Clouds gather as Azerbaijan prepares for Eurovision

Eurovision is nearing and the excitement is mounting. And host nation Azerbaijan has clearly got swept up by it all.

The barriers are down. Gone is any pretence. Azerbaijan is sticking to its guns. If you thought that the flood of international media would lead to more freedom of assembly, association or expression in the Eastern European state then you would be sadly mistaken.

Yes, just in the last few days opposition activist Jabbar Savalan has been conscripted into military service. It is a move that should never be allowed to happen. Not only is he a history student – undergraduates are exempt from conscription – but he is also deaf in one year and would have failed the medical examination. Amnesty believes he is being targeted purely because of his peaceful activism.

Meanwhile, reports over Twitter have indicated a new clampdown has begun with up to 20 people being arrested. Watch #azerbaijan and @geysar and @huseynovaturkan.

All this follows on from the horrific case of Khadija Ismailova, Azerbaijan’s most distinguished investigative journalist. Her flat was secretly bugged and she was told a video of her having sex with her boyfriend would be made public if she continued to investigate corruption by the president. She refused and the video was released a week later.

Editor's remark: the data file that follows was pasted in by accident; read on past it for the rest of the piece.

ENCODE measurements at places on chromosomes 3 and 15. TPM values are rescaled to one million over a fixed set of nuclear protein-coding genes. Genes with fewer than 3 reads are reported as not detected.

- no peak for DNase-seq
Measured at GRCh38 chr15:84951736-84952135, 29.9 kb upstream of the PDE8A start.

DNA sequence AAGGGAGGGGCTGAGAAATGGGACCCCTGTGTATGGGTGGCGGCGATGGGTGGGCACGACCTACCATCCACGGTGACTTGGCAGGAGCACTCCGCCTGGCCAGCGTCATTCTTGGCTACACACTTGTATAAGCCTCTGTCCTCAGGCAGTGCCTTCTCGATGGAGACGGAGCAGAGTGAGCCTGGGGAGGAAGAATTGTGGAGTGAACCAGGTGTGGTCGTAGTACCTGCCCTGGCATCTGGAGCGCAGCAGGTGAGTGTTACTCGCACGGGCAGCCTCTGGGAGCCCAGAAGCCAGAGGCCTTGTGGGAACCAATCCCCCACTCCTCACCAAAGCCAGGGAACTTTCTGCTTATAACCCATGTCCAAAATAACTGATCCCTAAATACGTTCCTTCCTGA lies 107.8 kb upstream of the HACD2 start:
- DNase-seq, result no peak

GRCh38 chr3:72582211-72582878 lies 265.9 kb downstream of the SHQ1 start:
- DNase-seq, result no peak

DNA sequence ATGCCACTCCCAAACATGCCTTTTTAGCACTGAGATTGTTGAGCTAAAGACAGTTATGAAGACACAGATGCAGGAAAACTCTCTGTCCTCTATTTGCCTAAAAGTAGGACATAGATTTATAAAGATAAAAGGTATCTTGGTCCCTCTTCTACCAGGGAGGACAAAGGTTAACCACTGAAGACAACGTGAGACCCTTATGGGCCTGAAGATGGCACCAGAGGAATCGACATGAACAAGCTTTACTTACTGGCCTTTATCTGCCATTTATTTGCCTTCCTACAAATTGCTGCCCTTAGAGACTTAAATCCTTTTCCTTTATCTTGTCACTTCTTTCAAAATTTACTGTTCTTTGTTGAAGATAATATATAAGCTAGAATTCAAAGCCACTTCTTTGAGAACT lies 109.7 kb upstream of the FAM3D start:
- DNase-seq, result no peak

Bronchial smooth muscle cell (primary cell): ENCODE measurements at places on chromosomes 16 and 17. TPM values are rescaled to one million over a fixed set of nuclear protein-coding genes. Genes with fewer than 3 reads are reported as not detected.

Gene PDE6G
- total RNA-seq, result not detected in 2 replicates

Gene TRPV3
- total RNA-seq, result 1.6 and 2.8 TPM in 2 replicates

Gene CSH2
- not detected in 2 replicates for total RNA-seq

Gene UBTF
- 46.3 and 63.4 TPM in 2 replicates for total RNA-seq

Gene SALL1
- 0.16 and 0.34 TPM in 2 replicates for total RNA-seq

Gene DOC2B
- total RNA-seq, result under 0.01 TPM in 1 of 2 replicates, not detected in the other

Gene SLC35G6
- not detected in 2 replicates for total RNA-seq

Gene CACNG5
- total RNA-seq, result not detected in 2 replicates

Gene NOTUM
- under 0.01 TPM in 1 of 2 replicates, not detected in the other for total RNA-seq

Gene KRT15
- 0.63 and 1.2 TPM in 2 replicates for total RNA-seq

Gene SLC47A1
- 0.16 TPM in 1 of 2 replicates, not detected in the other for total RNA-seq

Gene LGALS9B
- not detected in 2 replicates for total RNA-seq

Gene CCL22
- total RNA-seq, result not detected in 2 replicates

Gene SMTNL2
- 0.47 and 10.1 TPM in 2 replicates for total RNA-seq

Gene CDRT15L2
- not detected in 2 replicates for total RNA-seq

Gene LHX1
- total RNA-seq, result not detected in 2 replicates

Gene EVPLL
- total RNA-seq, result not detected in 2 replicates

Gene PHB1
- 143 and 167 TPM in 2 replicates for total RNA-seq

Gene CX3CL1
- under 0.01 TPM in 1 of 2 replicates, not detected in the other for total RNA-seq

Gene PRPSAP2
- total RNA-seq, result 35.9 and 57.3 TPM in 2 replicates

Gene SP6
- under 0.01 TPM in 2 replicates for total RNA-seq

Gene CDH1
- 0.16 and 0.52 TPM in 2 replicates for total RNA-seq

Rapper Jamal Ali is another victim of the clampdown. According to an excellent piece in Live magazine yesterday, the young rapper was beaten and jailed for ten days after he performed at an opposition rally.

So when you tune in to watch Euro-pop’s annual showcase on Saturday 26 May spare a thought for the hundreds of people whose freedom is not so secure as your own.

The one hope perhaps is that the entry from Engelbert Humperdinck, representing Royanne Uni, might inspire them to change. The title of the song? Love Will Set You Free.
 

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Our blogs are written by Amnesty International staff, volunteers and other interested individuals, to encourage debate around human rights issues. They do not necessarily represent the views of Amnesty International.
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